‘Now them that are such we command and exhort by our Lord Jesus Christ, that with quietness they work, and eat their own bread.’ — 2 Thessalonians 3:12
Every place and culture has its challenges. And every Christian has their own areas of weakness in which they need to mature. For some at Thessalonica, it was in the area of work. Unfortunately, some of the believers there who were able to work did not work and expected others to take care of them.
This was such a serious problem that Paul had referred to it in his first letter (1 Thess 4:15 ‘warn them that are unruly’). Now in his second letter, he spends most of the third chapter addressing it.
Notice several things:
- Unwillingness to work is such a serious thing that Christians are to withdraw themselves from other Christians who can work but won’t work to support themselves (v.6).
- Paul and those with him worked to support themselves when they were at Thessalonica to provide an example of how to work (v.7-9). This did not mean they did not have the right to be paid for their work, but they really wanted to show them how to work.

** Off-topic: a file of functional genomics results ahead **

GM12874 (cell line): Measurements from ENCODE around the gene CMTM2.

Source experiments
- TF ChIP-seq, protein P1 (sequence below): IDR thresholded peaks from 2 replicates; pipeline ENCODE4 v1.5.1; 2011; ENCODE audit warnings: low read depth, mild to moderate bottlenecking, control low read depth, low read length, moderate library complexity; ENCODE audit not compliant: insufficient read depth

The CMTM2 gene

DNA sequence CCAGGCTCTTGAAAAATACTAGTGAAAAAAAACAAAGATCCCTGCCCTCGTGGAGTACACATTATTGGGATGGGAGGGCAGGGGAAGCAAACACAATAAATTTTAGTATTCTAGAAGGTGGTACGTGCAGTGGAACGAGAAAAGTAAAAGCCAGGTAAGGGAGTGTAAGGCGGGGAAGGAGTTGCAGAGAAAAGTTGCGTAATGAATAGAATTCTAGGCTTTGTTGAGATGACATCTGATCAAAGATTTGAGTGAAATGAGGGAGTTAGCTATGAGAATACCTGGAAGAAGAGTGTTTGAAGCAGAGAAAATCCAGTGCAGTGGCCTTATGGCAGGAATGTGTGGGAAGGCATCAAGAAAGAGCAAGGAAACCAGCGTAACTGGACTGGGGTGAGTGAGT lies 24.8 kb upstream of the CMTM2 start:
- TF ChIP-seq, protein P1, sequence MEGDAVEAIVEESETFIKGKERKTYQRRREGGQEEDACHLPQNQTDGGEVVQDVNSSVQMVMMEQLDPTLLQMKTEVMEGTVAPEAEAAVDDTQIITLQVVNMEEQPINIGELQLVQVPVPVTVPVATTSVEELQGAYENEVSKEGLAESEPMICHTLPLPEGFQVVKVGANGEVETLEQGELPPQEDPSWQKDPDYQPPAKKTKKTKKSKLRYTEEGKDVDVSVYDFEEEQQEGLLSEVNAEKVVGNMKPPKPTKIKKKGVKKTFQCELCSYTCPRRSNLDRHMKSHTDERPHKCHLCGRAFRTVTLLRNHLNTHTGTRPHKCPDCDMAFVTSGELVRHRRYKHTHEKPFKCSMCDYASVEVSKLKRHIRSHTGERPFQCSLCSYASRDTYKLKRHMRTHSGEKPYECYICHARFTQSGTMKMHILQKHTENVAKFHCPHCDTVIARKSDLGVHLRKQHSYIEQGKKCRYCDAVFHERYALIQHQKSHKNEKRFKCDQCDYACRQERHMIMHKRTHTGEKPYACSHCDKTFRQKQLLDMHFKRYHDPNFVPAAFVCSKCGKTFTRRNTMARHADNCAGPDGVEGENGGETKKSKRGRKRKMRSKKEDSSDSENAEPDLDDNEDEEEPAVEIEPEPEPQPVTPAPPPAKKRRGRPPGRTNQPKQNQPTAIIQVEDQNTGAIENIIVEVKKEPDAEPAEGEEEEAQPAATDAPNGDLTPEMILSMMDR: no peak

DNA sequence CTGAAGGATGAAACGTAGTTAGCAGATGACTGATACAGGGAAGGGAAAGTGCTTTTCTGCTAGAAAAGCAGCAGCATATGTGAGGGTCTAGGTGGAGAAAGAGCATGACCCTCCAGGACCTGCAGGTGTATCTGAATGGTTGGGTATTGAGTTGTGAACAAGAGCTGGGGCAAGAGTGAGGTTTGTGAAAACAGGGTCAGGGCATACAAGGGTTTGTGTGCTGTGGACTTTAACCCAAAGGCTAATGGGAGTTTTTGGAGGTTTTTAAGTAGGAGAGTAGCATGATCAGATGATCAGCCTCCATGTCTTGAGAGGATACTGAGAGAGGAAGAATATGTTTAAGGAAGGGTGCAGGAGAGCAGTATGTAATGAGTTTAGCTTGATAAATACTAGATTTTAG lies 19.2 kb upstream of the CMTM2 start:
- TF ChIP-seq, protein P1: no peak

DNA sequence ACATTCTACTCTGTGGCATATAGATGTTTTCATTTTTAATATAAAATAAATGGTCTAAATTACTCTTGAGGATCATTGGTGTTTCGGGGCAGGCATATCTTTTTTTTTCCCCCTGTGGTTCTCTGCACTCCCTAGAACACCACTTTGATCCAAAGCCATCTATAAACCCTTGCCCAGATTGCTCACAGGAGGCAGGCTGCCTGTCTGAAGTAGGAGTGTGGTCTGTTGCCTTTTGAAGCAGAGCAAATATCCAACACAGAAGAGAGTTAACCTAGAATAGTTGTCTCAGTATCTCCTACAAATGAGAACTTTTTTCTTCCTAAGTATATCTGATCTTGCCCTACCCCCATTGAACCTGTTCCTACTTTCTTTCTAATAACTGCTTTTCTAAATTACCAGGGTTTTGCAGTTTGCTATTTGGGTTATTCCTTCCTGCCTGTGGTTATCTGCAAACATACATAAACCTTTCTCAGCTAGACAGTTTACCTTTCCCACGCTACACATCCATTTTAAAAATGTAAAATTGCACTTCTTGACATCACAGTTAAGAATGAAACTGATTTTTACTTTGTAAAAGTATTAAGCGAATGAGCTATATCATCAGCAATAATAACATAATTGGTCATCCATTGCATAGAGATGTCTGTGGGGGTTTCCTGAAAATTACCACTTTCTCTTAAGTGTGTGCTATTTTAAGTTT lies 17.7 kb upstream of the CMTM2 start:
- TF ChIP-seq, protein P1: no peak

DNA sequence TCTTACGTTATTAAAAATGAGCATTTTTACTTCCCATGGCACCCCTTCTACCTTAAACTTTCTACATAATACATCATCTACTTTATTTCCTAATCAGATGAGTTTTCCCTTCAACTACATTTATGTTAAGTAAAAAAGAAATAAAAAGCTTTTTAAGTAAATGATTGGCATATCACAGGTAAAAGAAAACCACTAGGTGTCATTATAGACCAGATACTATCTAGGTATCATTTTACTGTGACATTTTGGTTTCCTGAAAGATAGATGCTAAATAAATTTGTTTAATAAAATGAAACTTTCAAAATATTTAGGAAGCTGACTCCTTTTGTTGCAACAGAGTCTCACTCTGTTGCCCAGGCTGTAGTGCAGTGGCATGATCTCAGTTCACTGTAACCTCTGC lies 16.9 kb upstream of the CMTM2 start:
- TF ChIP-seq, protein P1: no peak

- Those who will not work should be allowed to eat (v.10). Their hunger would motivate them to get to work.
- Laziness and disobedient to God’s Word in this area causes people to be ‘busybodies’ in other people’s affairs (v.11).
- The strong command of the Bible and the Lord Jesus Christ is to work quietly and eat their own bread (v.12).
- Those who are working hard should also not get weary when they see others slacking off (v.13).
- Once again, we are told to have no company with the lazy person that he might be ashamed (v.14). We are not to treat him as an enemy but to admonish (teach, instruct) him as a brother.
How are we doing in this area? Are we working hard? Or do we expect others to take care of us when we will not put in the effort ourselves?
Laziness is a serious sin. The approach God advised Christians to have to a lazy Christian is similar to the approach toward immoral Christians (see 1 Corinthians 5).
May God help us to not be ‘disorderly’ but to get to work. Those who are working hard should not be weary in well doing and should be prepared to withdraw from those who do not obey God’s Word.